Watching the Grass Grow

Published 8:52 am Wednesday, August 3, 2022

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You know how I like sayings. Here is one for today. “Watching the grass grow.” Generally speaking, that saying is aimed toward boring tasks. We might say about a movie, “That was so boring it was like watching the grass grow.”

A few weeks ago, when the temperatures were so hot and the rain showers were few and far between, the grass was not growing at all. In fact, it was turning brown and it could have been thought that the weather was so dry and hot, the last thing a household needed was a lawnmower.

This is where we all could quote the oft spoken Biblical verse, “This too shall pass.” Except, of course, there is no such verse in the Bible. There is the sentiment in 2 Corinthians 4:17-18, but not the exact words, which reminds me of another instance of a very worthy saying that is commonly quoted as Scripture, but it’s not.

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A young preacher was engaged by a wonderful, saintly old lady. As they were talking she happened to say, “You know preacher, it’s like the Bible says, ‘Cleanliness is next to Godliness.’” The preacher didn’t know how to tell her that her quote was not in the Bible, but, at the same time, he must be honest with her so he said, gently, “You know that’s not in the Bible.”

Not to be outdone, she quickly said to him, “Well, it ought to be!”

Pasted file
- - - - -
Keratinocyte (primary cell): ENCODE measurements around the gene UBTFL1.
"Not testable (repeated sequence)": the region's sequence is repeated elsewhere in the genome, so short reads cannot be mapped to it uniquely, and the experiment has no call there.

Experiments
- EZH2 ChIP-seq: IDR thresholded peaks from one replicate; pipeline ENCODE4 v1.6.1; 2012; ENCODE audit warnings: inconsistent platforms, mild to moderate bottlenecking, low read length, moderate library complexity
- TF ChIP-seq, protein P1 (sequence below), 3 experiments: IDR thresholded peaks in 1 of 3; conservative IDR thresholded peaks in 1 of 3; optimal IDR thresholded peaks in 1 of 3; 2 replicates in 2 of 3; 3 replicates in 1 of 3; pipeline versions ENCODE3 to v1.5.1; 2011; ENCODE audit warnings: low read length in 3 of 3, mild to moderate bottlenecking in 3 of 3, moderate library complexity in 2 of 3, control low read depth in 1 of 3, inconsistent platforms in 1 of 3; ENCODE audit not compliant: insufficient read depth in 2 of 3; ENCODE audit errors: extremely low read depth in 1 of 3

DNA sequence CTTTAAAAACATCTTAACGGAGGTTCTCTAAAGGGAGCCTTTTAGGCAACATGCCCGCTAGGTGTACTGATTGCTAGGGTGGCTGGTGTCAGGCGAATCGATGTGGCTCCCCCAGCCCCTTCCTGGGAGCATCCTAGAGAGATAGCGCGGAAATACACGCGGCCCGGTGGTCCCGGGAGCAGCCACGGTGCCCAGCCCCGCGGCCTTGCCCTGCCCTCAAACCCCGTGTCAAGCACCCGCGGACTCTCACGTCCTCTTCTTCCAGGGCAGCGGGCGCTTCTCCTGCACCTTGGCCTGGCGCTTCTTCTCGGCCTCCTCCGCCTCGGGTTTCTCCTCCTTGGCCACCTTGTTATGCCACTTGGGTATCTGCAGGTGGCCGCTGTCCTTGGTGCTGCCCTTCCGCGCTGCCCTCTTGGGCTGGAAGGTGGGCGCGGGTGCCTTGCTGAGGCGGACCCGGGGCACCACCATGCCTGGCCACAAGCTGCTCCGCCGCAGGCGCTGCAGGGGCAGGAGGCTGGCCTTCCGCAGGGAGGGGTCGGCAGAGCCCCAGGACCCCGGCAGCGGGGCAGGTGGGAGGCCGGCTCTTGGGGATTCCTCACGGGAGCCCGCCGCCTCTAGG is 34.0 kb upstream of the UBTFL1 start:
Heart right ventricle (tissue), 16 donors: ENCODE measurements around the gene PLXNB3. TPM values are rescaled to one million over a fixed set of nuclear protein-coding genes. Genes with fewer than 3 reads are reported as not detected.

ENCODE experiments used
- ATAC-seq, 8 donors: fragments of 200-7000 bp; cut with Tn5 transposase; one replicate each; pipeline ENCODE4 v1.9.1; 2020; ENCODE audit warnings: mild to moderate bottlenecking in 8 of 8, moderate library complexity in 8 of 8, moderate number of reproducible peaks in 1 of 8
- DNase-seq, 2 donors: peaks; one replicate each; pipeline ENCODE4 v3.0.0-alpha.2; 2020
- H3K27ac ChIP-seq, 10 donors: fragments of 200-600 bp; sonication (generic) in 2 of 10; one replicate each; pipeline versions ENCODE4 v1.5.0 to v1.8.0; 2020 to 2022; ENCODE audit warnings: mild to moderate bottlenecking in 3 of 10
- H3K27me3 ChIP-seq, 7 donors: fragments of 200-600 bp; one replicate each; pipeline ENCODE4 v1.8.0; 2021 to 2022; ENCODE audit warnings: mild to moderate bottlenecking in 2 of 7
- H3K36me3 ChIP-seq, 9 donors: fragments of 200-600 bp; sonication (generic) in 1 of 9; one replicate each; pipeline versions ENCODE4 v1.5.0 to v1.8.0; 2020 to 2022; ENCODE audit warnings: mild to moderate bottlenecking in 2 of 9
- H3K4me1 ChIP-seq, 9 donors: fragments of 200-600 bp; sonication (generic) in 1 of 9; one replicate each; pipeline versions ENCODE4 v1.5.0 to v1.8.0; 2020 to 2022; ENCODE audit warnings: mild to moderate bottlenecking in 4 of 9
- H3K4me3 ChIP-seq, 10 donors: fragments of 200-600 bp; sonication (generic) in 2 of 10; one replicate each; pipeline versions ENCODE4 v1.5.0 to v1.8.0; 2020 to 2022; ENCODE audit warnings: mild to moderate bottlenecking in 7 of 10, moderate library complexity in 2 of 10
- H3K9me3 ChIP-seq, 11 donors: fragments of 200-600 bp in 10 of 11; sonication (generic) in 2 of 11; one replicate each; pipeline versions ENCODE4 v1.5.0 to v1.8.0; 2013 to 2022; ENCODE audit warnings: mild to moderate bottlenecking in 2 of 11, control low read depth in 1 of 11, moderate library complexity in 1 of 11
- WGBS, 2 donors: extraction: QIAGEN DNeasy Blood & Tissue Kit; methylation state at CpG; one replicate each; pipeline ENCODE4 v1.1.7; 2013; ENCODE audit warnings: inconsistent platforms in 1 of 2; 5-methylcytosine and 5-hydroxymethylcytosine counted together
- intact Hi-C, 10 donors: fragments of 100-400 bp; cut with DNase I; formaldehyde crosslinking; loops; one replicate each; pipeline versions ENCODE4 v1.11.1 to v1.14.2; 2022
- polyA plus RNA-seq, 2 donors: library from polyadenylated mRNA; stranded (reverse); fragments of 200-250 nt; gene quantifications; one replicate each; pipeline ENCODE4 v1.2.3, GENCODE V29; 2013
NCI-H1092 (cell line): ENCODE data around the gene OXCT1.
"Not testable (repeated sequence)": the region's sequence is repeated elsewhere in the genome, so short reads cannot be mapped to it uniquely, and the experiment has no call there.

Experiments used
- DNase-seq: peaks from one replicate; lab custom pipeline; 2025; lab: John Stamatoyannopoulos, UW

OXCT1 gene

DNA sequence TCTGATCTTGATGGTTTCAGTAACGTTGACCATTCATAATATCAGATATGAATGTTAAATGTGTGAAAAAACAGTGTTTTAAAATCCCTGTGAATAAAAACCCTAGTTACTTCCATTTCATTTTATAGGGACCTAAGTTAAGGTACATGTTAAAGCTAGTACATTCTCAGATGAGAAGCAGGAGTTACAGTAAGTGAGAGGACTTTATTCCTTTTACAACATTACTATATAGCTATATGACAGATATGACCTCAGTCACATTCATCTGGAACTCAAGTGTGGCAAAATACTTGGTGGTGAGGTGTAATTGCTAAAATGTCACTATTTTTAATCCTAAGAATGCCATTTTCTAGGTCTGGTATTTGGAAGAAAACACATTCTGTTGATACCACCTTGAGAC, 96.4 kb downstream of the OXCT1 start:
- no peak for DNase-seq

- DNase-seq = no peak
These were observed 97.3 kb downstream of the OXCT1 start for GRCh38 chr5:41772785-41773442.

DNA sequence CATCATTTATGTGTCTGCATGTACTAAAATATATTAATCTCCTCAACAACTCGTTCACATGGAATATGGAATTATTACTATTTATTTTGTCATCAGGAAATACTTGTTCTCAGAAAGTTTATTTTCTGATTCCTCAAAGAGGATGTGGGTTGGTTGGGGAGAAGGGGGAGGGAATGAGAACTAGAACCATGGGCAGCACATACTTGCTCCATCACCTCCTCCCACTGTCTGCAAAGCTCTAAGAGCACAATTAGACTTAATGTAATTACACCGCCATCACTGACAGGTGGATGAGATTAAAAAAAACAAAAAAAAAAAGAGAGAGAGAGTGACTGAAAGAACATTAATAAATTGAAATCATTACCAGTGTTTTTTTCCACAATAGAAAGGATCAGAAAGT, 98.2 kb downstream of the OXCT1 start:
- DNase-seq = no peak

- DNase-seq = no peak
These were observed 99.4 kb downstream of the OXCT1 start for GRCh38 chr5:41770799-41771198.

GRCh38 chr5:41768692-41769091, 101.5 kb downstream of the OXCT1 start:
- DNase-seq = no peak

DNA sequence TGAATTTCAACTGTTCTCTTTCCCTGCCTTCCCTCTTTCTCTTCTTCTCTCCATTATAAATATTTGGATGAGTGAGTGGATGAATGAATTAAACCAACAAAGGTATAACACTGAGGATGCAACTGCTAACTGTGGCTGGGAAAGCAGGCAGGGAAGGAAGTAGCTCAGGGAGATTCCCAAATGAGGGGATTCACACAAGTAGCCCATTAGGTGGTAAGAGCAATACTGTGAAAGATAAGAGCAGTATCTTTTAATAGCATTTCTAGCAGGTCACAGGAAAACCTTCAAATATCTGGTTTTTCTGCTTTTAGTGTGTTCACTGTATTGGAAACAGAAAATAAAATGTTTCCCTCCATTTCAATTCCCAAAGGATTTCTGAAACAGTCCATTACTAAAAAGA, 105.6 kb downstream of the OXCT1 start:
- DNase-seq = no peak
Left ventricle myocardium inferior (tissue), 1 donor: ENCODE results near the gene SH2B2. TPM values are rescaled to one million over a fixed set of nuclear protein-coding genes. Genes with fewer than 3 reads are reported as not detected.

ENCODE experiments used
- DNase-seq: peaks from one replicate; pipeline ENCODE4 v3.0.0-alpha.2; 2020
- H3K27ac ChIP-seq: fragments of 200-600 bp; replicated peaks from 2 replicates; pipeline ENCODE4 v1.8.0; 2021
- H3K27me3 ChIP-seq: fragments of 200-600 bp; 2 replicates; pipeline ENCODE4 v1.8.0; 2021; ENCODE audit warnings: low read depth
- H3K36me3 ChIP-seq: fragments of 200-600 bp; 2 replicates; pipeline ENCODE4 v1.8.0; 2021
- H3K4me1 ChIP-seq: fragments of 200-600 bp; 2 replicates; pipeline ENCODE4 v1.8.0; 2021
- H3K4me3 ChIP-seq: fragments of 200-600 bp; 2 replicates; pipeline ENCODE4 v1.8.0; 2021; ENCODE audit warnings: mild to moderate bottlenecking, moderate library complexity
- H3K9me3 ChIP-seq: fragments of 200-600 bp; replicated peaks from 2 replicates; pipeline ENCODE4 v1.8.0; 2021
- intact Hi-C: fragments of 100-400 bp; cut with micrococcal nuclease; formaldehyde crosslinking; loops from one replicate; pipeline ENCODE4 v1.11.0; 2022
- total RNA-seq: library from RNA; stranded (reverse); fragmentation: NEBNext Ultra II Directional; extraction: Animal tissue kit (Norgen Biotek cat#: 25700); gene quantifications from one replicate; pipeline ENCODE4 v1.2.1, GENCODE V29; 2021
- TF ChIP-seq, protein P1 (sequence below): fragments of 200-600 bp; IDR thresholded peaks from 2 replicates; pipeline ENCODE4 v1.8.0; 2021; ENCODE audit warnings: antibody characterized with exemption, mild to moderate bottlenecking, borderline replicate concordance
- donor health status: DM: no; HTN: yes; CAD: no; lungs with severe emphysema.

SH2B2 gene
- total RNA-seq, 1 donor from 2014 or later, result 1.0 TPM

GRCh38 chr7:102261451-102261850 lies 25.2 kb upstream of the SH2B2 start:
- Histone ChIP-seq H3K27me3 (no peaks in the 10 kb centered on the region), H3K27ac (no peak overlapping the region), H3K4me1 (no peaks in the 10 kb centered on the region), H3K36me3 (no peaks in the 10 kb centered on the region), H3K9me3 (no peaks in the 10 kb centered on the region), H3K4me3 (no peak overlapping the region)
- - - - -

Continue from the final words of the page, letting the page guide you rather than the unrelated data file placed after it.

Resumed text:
Anyone who has lived long enough in our beautiful part of the world knows that every year we have some dry moments. Thankfully, this three week hot and dry period came at a time when I don’t believe our crops were hurt too badly.

This combination of scattered showers, where just about everyone receives one, and the hot sunshine is very conducive to the revival of our lawns. In fact, you can almost watch the grass grow.

Sunday, a week ago, both of the churches I serve had their grass cut. It was beautiful and verdantly green, much different from the previous weeks. As far as I know, the lawn at both churches have that common kind of Bahia grass; you know the type that has those skinny, little stalks with a “Y” at the top. I believe they pop up almost overnight.

Bahia grass is a natural for the area because it can stand the occasional dry spell and come back strong. It is also the kind that many of our natural pastures have. We’ve got some members with cows and one suggested that we let his cows come over and eat the grass at the church. He said his cows would be our special “lawn mooers!” Awful, ain’t it?

Finally, there was a preacher who wanted to save his church some money so he told the deacons that he would cut his own grass if he only had a lawnmower. One of his members said, “You can have this old used one of mine. I’ve bought a new one.”

“Great,” the preacher said. So he checked the oil in the lawnmower and started to pull on the cord. It didn’t start up at first, so he pulled again. He kept huffing and puffing, pulling and sweating and the member who had given him the machine happened to stop by.

“I forgot to tell you, preacher,” he said. “Sometimes you’ve got to cuss that old thing.”

The preacher proudly told the man that he had stopped using that kind of language many years ago and, actually, had forgotten how to cuss.

The member just looked at his preacher and said, “That’s okay, you just keep pulling on that cord. It’ll come back to you!”